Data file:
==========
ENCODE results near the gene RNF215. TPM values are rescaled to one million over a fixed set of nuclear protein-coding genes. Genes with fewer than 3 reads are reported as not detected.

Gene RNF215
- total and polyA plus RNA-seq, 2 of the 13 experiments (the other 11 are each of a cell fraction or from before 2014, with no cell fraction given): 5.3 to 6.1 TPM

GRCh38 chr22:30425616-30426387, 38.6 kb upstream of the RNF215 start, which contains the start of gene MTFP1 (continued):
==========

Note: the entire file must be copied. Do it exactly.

ENCODE results near the gene RNF215. TPM values are rescaled to one million over a fixed set of nuclear protein-coding genes. Genes with fewer than 3 reads are reported as not detected.

Gene RNF215
- total and polyA plus RNA-seq, 2 of the 13 experiments (the other 11 are each of a cell fraction or from before 2014, with no cell fraction given): 5.3 to 6.1 TPM

GRCh38 chr22:30425616-30426387, 38.6 kb upstream of the RNF215 start, which contains the start of gene MTFP1 (continued):